Breaking through the Barriers of Silence

In the following video, Dr. Robert Moir, an Assistant Professor at the Department of Neurology of Massachusetts General Hospital and at Harvard Medical School, is sharing his views on the question “Are Infections Causing Alzheimer’s Disease?” at a TEDxCambridgeSalon meeting in October 2018. Just take a listen to how he talks about Alzheimer’s and breaking through the barriers of silence.

Worldwide, more than 50 million individuals are suffering from Alzheimer’s disease. The disease is basically incurable and fatal. Dr. Robert Moir is sharing new and groundbreaking research results that suggest that suggests that infection may play a crucial role in Alzheimer’s and this may help to point us in the direction of urgently needed new strategies for treatment.

Now let’s take a look at what we here wanted to do something to make a difference. We wanted to help those faced with a similar situation to somehow share our knowledge. As authors and educators, the answer was simple…a book written from two very different perspectives.

The following are excerpts from the book I have written with my wife Lorna Drew. By sharing experiences of our uninvited encounter with Dr. Alzheimer’s disease we can break through the barriers of silence and loneliness. Let us speak out proudly and loudly about it — even laugh and realize that we too have our contributions to make to the rich tapestry of human life!

The metaphor that I like is that my life is like a fog. I’ve lived by the sea, and I always loved the mistiness of it. You can sit on a boat and see the shore — and sometimes you can’t. If I don’t write down what I did yesterday, it’ll be gone. But I can still see the distant shores. I can remember my childhood vividly, but I can’t remember the last few days.
— Leo Ferrari

Stories heal, and making narrative sense of a life lived with Alzheimer’s disease gives me both the perspective to stand outside events (and sometimes laugh) and the feeling that I have a kind of mastery over a serious illness of which the symptoms often are playing havoc with what, at one time, was a pretty ordinary life.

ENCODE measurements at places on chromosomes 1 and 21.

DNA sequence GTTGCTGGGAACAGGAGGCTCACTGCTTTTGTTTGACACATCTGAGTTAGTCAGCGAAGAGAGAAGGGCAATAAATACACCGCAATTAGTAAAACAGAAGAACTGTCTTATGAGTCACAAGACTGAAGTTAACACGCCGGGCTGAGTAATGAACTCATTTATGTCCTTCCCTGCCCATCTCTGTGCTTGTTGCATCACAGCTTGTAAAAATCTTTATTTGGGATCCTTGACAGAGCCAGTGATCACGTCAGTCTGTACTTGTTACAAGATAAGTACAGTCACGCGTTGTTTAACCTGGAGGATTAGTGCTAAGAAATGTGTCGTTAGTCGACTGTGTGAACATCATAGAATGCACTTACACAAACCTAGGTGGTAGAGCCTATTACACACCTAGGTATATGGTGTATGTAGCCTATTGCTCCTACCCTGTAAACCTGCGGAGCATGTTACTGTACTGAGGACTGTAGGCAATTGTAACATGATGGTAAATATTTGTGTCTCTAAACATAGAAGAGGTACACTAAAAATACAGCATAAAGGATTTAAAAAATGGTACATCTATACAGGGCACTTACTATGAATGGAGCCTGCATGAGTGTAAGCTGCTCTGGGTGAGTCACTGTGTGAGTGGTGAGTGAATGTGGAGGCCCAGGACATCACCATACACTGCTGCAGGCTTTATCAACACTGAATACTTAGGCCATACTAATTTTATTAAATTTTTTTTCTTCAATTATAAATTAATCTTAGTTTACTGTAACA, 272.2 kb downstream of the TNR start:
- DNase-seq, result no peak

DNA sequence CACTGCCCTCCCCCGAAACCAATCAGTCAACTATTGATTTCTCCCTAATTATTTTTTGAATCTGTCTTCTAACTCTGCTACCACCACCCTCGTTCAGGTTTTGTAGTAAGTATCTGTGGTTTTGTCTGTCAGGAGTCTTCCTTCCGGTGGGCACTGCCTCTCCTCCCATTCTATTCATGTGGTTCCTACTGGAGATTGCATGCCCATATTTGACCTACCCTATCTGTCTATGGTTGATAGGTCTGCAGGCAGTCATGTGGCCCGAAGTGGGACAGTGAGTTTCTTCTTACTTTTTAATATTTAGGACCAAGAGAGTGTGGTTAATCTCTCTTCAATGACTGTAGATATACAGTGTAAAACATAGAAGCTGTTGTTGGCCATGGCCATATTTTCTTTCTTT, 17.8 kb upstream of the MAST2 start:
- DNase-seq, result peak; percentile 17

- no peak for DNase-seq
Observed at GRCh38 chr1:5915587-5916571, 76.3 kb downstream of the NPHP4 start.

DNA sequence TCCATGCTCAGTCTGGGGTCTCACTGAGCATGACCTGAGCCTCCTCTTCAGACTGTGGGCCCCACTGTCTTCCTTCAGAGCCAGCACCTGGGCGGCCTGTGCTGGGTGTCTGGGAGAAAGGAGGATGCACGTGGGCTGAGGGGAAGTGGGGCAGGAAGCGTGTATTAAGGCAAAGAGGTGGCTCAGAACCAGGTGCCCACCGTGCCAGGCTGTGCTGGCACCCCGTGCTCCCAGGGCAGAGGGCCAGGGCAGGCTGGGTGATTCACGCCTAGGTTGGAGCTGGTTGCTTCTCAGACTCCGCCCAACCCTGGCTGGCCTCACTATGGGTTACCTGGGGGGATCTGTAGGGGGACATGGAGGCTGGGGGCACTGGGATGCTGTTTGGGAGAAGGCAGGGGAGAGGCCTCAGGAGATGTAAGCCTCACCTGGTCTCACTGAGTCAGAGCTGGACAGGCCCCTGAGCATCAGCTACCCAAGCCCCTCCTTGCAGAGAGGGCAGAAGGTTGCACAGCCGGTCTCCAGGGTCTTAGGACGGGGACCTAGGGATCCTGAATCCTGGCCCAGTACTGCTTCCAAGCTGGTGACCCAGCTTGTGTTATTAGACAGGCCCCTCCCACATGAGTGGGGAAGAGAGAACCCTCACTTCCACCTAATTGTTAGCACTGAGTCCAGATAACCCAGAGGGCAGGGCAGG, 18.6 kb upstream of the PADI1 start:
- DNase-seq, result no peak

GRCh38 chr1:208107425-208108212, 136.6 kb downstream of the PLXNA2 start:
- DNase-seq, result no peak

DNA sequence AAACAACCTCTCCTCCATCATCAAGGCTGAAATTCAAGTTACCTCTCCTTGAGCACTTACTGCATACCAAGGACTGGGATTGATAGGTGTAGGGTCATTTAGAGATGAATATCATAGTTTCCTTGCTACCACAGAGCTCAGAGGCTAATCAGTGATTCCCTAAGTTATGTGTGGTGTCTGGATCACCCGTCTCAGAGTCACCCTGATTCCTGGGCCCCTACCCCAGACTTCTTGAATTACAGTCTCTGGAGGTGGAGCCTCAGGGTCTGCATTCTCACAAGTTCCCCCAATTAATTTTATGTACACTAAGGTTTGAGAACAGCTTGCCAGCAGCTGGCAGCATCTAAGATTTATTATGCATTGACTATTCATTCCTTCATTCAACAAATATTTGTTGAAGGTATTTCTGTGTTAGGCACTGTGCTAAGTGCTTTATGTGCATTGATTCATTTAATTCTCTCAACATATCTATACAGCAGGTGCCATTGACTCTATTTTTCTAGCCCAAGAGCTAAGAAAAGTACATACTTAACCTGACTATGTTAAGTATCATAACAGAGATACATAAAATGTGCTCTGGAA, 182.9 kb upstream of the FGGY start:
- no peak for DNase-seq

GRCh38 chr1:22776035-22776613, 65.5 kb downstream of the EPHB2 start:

— Lorna Drew

There are persistent signs in favor of getting tested for Alzheimer’s disease… In my specific case, I was having a valuable and valid alibi — I was an enlightened professor and committed professors tend to be notoriously forgetful… I actually even started to like the adjective “absent-minded” as it went well with this territory. But by misreading the signs, it allowed Alzheimer’s disease to destroy more of my precious memory cells!
— Leo Ferrari

Care-giving, like child-rearing, is all too rife with opportunities for learning on the job. But I hope that what I learn as I embark on this new and unforeseen career may be of use to others.
— Lorna Drew  See also this post: Donation Box For Alzheimer’s 

Once you receive the diagnosis that you have Alzheimer’s disease, it seems to give people the ability to take over from you; to make decisions on your behalf as though you aren’t capable anymore. For more and more of us who are receiving an early diagnosis, this leads us to a feeling that our thoughts, feelings, and abilities are not being validated; that we are not being validated and our families are suffering as well. We have to accept our ‘new normal’ in order to take back control of our lives.

In fact, this feeling is so strong amongst us that “Taking Control of Our Lives” is the theme of this year’s A Changing Melody Forum. This event was initiated by the Murray Education and Research Program some years back and I’ve been part of the Planning Committee since its inception and it’s always been great to hear what other people have to say about the disease.

This is the first and only forum in Canada specifically for people with dementia. I can hardly describe how important and novel it is to have a forum where we are spoken to, rather than spoken about, and where we can come together to learn and share what it means to have this disease.

Last year, at the first Forum, I was sitting in the empty auditorium with a journalist who was interviewing me. We were talking about that today, people with dementia stand up and dare to speak about the disease. but I was distracted by the arrival of a group of attendees from one of the Alzheimer Society chapters. What struck me was the way they came into that room. They owned it. It was theirs!

You could tell from their stance, the way they walked, everything about them that this was “their” room. That really represented to me what the Forum is all about. Even before it became this year’s theme, the Forum was about taking control of our own lives.